In the last 15 minutes I have changed this blog headline a few times from various forms of likely winner for New Democracy to “winner”.
The key news now is that it still depends on Pasok , which has stated unwillingness to enter into a coalition with New Democracy and refused to do so in the last election. The difference this time is that Syriza has a strong chance of forming a coalition if New Democracy fails.
7.53pm: Horsetrading between the parties has begun:
Pasok has been publicly stating that it will not join any coalition without Syriza.
Pro-EU New Democracy on the other hand has been talking on Sky News about a “grand coalition”.
Panos Kammenos, leader of the Independent Greeks, a right-wing party that could have been in line to ally with New Democracy has told the press that the party is keen to support a government that will condemn the bailout agreements – that would in effect rule out a deal with New Democracy.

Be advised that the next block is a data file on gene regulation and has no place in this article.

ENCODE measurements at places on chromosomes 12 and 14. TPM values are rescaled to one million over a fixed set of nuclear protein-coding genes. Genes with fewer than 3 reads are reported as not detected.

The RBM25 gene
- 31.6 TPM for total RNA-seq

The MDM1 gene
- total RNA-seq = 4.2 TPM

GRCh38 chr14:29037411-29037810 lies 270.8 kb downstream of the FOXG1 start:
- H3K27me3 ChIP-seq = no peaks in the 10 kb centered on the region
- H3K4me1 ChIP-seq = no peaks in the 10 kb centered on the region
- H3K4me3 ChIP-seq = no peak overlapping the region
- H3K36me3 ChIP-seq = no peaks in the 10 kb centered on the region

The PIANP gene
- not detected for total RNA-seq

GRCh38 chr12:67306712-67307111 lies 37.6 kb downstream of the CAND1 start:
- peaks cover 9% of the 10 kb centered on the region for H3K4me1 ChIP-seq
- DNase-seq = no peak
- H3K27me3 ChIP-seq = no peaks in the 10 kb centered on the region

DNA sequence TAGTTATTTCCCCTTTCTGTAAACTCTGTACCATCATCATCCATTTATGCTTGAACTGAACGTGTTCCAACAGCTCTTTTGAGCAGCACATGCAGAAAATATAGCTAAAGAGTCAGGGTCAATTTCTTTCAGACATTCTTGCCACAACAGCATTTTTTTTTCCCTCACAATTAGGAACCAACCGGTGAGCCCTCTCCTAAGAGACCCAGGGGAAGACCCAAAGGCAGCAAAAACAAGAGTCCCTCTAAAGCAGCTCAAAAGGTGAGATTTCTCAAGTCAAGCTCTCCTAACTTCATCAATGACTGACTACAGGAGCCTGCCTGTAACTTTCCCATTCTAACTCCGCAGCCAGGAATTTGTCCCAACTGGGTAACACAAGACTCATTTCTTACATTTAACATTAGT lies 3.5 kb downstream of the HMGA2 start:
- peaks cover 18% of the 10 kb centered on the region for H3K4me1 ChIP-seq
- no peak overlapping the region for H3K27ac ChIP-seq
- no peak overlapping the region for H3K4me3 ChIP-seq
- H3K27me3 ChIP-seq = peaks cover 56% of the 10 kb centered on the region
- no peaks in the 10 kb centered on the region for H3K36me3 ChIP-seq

7.36pm: The official projection figures for the election have now been announced by Greece’s interior ministry. Greek pollster, Marika Lambrou, said this:
There will be seven parties in the next parliament, as was the case on 6 May. There will be no upset in the order of the parties but there has been a “considerable increase” in the number of votes for the two leading parties.
New Democracy will receive 29.53% of the vote, equivalent to 128 seats.
Syriza will receive 27.12% – 72 seats.
Pasok will receive 12.2% – 23 seats.
Independent Greeks will receive 7.56% – 20 seats.
Golden Dawn will receive 6.95% – 18 seats.
Democratic Left will receive 6.23% – 17 seats.
Greek Communist Party will receive 4.47% – 12 seats.
Unless Pasok is willing to enter into a coalition government, there is no coalition with New Democracy possible.
Then it would be up to Syriza to form a coalition. Mentally subtract 50 seats from New Democracy and add then to Syriza, giving Syriza 122 seats. A coalition with Pasok and either the Independent Greeks or the Democratic Left would be possible, if not likely.